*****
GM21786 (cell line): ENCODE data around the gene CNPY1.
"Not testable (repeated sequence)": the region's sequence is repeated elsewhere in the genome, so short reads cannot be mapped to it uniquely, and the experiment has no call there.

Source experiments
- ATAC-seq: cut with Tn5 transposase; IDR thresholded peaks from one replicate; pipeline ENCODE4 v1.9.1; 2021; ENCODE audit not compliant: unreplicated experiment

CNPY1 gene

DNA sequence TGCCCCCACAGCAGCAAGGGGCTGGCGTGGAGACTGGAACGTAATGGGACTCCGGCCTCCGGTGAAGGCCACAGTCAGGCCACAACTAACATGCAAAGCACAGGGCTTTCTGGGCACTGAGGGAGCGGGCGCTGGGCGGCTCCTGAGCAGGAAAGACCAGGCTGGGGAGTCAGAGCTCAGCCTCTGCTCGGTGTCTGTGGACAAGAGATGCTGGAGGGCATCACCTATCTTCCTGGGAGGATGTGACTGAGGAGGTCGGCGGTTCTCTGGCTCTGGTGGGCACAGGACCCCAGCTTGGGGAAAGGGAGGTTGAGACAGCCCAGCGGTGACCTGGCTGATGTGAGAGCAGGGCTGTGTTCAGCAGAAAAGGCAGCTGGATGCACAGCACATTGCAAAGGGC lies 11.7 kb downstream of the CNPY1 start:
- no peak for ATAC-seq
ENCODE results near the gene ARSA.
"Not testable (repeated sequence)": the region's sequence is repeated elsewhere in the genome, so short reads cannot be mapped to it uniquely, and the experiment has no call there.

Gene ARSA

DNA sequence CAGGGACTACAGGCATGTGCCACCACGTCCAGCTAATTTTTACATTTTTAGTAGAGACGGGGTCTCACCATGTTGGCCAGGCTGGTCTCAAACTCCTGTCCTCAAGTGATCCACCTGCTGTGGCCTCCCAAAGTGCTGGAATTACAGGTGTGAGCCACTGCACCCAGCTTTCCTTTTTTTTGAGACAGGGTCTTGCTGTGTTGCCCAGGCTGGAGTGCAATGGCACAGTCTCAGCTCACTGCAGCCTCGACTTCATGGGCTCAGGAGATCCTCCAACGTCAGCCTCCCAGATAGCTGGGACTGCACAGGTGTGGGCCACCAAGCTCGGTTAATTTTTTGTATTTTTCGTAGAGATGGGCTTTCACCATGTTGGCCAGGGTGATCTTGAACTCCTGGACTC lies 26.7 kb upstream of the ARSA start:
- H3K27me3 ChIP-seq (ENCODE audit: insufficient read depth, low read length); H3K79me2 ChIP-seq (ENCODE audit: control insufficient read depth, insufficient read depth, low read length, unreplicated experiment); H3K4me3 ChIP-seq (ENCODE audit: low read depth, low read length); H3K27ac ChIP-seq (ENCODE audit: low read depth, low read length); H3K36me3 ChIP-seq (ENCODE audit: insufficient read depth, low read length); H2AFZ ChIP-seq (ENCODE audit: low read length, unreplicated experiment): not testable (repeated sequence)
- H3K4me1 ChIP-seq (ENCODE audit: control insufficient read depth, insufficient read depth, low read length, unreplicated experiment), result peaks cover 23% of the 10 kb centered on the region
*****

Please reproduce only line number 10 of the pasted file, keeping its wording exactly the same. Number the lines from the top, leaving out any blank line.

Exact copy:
Gene ARSA